Bullying culture in one specific year group

(6 Posts)
longdiling Mon 13-Jun-16 12:37:30

I am about to have to go back into school about an ongoing issue with a group of boys in the year above my son who seem to be particularly violent and unpleasant. It really puzzles me because there isn't a bullying problem in the school as a whole, but this year group seem awful. My son has been thrown to the ground and kicked amongst other things...my daughters class has been mixed with theirs and they have been bullying other children within that class too. What can I expect the school to do about it when it's such a large group of children? Has anyone else experienced this?

Cleo1303 Mon 13-Jun-16 13:32:41

The school can start by calling the parents of these bullies and telling their children will be suspended if they carry on bullying other children. You should remind the Head that they have a duty of care to all their children. It is not acceptable for your son to be thrown to the ground and kicked.

How old are they? How many of them in the group? Is there more than one class in the year

longdiling Mon 13-Jun-16 13:50:23

They are year 5 and there's a group of about 5 or 6 of them. Worst bit was, I only found out about the last incident because my dd overhead them laughing and gloating about it and how they'd made ds cry. I didn't really ask for anything specific to be done last time, just spoke to the teacher who was horrified and assured me she would deal with it. I think I need to be more robust/assertive this time. Thanks for your reply

Cleo1303 Mon 13-Jun-16 14:45:15

You definitely need to be robust about it. Make sure you send a follow up email after any conversations you have with the teachers so there is a record of it.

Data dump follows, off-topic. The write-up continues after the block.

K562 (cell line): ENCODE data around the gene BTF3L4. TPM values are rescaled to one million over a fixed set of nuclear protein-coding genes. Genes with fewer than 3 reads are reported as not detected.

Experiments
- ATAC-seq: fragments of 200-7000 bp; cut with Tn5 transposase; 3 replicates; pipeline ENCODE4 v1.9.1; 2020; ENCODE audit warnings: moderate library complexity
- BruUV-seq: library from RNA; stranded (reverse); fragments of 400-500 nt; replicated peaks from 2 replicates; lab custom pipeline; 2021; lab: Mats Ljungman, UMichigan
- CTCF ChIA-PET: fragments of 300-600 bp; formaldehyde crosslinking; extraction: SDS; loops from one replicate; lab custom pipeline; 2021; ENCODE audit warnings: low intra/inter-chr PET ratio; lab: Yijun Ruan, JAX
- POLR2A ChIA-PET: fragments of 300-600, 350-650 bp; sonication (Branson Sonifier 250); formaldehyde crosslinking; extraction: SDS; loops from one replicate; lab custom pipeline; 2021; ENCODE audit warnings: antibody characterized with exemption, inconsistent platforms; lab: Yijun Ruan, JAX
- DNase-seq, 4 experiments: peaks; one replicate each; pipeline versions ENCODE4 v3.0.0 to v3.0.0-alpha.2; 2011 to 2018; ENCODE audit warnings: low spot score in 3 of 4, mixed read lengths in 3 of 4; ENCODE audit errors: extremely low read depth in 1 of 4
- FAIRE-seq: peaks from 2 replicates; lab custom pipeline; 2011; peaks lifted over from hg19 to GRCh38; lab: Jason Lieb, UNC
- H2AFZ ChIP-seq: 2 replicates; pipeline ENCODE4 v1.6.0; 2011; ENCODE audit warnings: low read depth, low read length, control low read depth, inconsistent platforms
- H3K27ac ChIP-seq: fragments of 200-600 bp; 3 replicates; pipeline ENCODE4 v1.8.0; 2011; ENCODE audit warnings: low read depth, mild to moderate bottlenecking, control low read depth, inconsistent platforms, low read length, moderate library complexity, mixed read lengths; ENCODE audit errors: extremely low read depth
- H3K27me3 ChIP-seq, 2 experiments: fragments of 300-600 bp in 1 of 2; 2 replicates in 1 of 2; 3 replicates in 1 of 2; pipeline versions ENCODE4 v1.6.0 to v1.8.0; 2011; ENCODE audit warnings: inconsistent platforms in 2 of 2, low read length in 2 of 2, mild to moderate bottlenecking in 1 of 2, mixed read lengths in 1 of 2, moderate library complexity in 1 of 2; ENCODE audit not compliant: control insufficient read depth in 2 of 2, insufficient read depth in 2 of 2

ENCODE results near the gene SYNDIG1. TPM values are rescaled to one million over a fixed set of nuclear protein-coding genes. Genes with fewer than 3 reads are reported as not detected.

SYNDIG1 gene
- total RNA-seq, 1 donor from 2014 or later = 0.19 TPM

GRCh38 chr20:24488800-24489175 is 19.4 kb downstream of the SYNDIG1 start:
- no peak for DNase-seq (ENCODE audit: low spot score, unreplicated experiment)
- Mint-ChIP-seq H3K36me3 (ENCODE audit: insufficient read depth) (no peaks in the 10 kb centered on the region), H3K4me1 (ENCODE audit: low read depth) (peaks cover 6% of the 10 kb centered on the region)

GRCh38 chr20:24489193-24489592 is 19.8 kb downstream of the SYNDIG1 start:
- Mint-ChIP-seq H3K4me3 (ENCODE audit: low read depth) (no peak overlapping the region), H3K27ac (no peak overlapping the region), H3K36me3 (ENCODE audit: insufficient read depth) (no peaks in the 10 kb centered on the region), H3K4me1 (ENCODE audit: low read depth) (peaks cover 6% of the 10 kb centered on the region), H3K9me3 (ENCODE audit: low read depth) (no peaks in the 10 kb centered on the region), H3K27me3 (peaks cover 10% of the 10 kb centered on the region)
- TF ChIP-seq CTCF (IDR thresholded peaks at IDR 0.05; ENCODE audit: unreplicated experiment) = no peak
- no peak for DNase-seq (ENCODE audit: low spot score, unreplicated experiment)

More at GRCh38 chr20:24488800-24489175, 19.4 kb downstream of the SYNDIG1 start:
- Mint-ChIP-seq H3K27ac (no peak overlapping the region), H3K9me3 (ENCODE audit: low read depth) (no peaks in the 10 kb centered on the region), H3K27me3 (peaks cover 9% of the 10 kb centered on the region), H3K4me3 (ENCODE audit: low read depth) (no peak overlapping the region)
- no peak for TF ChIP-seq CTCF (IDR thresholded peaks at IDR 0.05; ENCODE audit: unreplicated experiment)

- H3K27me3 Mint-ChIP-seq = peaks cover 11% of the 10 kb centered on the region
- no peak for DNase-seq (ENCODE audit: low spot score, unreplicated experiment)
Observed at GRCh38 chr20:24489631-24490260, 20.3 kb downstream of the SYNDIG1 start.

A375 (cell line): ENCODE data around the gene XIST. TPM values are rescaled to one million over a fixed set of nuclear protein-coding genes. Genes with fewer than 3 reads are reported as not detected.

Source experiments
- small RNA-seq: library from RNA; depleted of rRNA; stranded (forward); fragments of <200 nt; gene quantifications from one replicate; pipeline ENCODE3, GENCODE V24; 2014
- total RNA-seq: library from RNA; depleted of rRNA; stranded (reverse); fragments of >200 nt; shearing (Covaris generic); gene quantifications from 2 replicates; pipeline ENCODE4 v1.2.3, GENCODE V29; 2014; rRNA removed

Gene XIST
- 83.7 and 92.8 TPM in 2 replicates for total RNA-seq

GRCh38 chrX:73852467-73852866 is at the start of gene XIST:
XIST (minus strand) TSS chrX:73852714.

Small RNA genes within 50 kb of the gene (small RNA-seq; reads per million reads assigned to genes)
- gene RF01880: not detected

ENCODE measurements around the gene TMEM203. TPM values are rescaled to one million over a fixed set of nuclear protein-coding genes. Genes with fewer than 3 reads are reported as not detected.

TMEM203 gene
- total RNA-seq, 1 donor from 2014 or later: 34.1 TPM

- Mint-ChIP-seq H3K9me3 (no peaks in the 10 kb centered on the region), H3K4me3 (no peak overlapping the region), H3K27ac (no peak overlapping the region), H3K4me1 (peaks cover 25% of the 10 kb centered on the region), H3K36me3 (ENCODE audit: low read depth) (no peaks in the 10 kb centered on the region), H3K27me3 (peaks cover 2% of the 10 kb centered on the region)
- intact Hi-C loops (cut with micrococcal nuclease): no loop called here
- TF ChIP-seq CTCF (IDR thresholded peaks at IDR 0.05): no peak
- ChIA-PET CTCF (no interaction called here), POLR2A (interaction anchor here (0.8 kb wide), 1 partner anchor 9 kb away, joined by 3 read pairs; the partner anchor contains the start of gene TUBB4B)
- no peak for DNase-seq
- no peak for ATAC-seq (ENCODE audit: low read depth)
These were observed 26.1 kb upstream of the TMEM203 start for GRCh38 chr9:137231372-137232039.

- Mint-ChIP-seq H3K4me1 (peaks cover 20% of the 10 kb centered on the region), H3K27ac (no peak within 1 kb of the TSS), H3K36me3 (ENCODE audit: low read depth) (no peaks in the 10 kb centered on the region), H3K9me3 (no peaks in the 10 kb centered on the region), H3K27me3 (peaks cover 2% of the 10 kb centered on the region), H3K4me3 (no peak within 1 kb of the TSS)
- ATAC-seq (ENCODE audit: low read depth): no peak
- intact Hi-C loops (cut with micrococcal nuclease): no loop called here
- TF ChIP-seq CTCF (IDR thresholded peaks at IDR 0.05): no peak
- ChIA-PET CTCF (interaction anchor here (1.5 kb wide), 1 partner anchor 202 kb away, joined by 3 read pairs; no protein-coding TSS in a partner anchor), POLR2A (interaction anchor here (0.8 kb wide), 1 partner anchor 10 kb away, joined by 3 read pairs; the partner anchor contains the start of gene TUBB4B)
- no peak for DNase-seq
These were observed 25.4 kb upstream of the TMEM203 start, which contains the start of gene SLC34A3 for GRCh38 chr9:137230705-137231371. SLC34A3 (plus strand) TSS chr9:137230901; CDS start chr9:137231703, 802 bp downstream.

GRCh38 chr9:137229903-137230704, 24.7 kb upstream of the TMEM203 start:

The school should be capable of taking on five or six 10-year-olds but I think some teachers think if they turn a blind eye they won't have to deal with the unpleasant task of contacting the parents to tell them their children are bullies.

NynaevesSister Mon 13-Jun-16 18:47:54

Be robust and assertive. Before the meeting look up their anti bullying policy (behaviour policy - legally must be on the school website). Also focus on your children - how this is affecting their ability to access education in particular.

Don't expect to be given specifics about what is done. That is confidential to the other children.

If the behaviour continues look up the complaints policy (should also be on the website) and follow the next steps.

SilverDragonfly1 Mon 13-Jun-16 19:36:20

The year below mine at secondary school had this problem. It was a girl's school. As that year group got older, they even started trying to bully the more timid girls in the years above although that didn't last as we had a few fairly nice but extremely tough girls further up the school. I would have hated to be a year younger there, and even decided against 6th form there as Upper and Lower Sixth had the same common room etc and I didn't want to end up having to mix with them while trying to lead up to exams :/

Pointless anecdotes aside, there will be a few ringleaders influencing and pressuring a larger group, rather than a whole cohort of horrors. Hopefully the school can identify them and scotch it that way. But I'm not impressed that it's got this far as I would expect their class teacher to have raised it as an issue with SLT when s/he first realised how difficult the group was.

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